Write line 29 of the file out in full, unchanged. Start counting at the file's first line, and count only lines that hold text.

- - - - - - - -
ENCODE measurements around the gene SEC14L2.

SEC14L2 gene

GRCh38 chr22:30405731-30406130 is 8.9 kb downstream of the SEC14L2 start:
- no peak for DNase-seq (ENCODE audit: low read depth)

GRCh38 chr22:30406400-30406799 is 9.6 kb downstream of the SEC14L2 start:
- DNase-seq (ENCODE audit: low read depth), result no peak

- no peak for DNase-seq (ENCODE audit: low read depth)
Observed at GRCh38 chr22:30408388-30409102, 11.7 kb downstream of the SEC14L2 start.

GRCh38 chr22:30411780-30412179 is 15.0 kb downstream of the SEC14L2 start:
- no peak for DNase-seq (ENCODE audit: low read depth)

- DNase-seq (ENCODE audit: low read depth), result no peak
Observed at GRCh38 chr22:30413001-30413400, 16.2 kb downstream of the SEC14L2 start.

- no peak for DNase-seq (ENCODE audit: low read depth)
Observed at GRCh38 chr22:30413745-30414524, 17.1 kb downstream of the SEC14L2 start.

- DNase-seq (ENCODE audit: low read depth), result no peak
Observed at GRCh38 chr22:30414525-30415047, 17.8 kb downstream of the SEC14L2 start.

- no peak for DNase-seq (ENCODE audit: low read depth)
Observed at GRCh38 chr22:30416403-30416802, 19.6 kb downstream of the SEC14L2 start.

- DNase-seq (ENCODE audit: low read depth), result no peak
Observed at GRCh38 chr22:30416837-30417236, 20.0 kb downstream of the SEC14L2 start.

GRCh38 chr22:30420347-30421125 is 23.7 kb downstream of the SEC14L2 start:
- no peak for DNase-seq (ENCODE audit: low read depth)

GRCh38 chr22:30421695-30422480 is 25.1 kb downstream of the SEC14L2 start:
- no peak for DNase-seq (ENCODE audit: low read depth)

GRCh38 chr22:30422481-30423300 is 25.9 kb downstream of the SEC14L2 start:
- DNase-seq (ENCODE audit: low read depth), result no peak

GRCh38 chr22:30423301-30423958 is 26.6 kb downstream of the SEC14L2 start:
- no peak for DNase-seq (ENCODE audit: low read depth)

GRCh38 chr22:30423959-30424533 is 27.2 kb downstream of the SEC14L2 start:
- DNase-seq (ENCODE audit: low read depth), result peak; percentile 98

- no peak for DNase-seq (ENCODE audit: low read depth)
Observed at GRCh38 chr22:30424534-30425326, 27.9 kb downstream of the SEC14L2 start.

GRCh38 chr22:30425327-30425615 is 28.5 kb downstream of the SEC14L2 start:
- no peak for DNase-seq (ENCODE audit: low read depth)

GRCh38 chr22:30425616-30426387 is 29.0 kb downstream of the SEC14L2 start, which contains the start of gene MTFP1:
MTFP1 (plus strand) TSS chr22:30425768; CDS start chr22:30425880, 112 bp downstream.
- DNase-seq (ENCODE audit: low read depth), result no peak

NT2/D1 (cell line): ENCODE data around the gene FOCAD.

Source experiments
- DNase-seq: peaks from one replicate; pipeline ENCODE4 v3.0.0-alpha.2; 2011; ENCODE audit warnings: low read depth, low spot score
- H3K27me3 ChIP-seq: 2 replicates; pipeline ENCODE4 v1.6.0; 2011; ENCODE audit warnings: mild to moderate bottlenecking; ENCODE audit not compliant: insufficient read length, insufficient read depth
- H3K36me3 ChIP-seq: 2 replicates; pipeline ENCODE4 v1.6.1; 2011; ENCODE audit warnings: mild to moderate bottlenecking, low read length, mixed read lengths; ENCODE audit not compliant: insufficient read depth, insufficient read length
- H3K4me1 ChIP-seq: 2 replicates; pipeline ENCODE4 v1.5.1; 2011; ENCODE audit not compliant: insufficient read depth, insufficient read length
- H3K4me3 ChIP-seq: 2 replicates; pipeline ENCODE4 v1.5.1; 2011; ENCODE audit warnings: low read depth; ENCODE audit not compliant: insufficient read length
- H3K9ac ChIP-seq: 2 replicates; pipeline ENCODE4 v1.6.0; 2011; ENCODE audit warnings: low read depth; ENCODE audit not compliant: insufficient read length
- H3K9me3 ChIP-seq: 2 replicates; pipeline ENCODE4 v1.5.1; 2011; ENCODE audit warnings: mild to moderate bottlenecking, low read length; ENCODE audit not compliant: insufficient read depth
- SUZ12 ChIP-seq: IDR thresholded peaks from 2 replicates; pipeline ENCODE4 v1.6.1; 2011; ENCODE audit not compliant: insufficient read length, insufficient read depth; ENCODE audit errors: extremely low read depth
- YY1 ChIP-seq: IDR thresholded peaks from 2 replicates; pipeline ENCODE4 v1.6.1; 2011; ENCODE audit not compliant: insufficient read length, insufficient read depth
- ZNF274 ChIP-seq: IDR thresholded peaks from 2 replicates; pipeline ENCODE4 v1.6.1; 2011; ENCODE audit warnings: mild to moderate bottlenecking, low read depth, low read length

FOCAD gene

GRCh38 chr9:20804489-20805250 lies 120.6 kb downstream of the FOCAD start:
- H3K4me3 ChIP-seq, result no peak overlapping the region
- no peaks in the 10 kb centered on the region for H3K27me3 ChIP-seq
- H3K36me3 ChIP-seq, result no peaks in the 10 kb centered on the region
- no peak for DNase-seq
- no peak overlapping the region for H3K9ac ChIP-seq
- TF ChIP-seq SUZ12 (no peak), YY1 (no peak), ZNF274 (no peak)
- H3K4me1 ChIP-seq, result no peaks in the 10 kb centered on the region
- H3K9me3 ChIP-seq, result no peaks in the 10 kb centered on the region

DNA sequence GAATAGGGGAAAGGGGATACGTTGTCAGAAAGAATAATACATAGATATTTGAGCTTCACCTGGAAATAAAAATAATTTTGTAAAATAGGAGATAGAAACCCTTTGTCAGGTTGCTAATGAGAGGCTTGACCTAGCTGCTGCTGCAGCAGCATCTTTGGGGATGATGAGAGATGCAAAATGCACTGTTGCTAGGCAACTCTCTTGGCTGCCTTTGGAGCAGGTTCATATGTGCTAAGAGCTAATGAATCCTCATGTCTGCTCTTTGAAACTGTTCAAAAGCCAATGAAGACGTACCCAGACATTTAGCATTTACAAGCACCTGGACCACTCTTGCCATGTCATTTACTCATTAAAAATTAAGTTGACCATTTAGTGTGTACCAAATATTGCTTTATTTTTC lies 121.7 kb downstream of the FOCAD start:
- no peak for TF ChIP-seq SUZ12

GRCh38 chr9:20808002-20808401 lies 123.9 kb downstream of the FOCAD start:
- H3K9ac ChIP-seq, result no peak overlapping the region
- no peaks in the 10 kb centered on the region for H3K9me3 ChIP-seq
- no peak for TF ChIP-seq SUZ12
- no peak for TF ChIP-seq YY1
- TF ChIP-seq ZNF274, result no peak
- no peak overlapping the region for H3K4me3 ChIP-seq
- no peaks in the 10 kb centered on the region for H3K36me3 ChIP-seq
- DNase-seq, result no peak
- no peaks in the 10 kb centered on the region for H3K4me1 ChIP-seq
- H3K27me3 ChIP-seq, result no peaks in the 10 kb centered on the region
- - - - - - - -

GRCh38 chr22:30423959-30424533 is 27.2 kb downstream of the SEC14L2 start: